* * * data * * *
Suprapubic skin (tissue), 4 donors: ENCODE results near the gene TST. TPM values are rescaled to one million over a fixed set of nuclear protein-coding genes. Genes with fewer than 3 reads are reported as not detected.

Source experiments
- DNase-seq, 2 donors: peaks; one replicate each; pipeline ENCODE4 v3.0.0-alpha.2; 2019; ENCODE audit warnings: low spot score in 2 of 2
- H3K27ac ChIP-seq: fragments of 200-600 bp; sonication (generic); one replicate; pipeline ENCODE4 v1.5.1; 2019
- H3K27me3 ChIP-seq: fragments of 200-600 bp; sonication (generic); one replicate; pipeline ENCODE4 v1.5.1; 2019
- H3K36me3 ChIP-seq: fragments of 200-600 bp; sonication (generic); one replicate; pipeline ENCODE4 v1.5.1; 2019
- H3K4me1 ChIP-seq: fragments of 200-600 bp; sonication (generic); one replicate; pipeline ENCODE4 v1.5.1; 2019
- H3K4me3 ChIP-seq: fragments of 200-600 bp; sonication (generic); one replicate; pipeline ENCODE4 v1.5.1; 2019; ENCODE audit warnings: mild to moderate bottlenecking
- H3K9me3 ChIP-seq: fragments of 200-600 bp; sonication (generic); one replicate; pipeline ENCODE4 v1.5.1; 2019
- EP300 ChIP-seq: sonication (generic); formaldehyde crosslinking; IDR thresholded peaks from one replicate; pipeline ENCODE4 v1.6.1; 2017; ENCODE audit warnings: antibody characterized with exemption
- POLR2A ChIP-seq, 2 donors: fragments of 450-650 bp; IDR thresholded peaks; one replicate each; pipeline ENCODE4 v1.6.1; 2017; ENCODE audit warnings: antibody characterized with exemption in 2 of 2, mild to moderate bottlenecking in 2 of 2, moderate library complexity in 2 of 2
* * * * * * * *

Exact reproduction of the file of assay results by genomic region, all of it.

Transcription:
Suprapubic skin (tissue), 4 donors: ENCODE results near the gene TST. TPM values are rescaled to one million over a fixed set of nuclear protein-coding genes. Genes with fewer than 3 reads are reported as not detected.

Source experiments
- DNase-seq, 2 donors: peaks; one replicate each; pipeline ENCODE4 v3.0.0-alpha.2; 2019; ENCODE audit warnings: low spot score in 2 of 2
- H3K27ac ChIP-seq: fragments of 200-600 bp; sonication (generic); one replicate; pipeline ENCODE4 v1.5.1; 2019
- H3K27me3 ChIP-seq: fragments of 200-600 bp; sonication (generic); one replicate; pipeline ENCODE4 v1.5.1; 2019
- H3K36me3 ChIP-seq: fragments of 200-600 bp; sonication (generic); one replicate; pipeline ENCODE4 v1.5.1; 2019
- H3K4me1 ChIP-seq: fragments of 200-600 bp; sonication (generic); one replicate; pipeline ENCODE4 v1.5.1; 2019
- H3K4me3 ChIP-seq: fragments of 200-600 bp; sonication (generic); one replicate; pipeline ENCODE4 v1.5.1; 2019; ENCODE audit warnings: mild to moderate bottlenecking
- H3K9me3 ChIP-seq: fragments of 200-600 bp; sonication (generic); one replicate; pipeline ENCODE4 v1.5.1; 2019
- EP300 ChIP-seq: sonication (generic); formaldehyde crosslinking; IDR thresholded peaks from one replicate; pipeline ENCODE4 v1.6.1; 2017; ENCODE audit warnings: antibody characterized with exemption
- POLR2A ChIP-seq, 2 donors: fragments of 450-650 bp; IDR thresholded peaks; one replicate each; pipeline ENCODE4 v1.6.1; 2017; ENCODE audit warnings: antibody characterized with exemption in 2 of 2, mild to moderate bottlenecking in 2 of 2, moderate library complexity in 2 of 2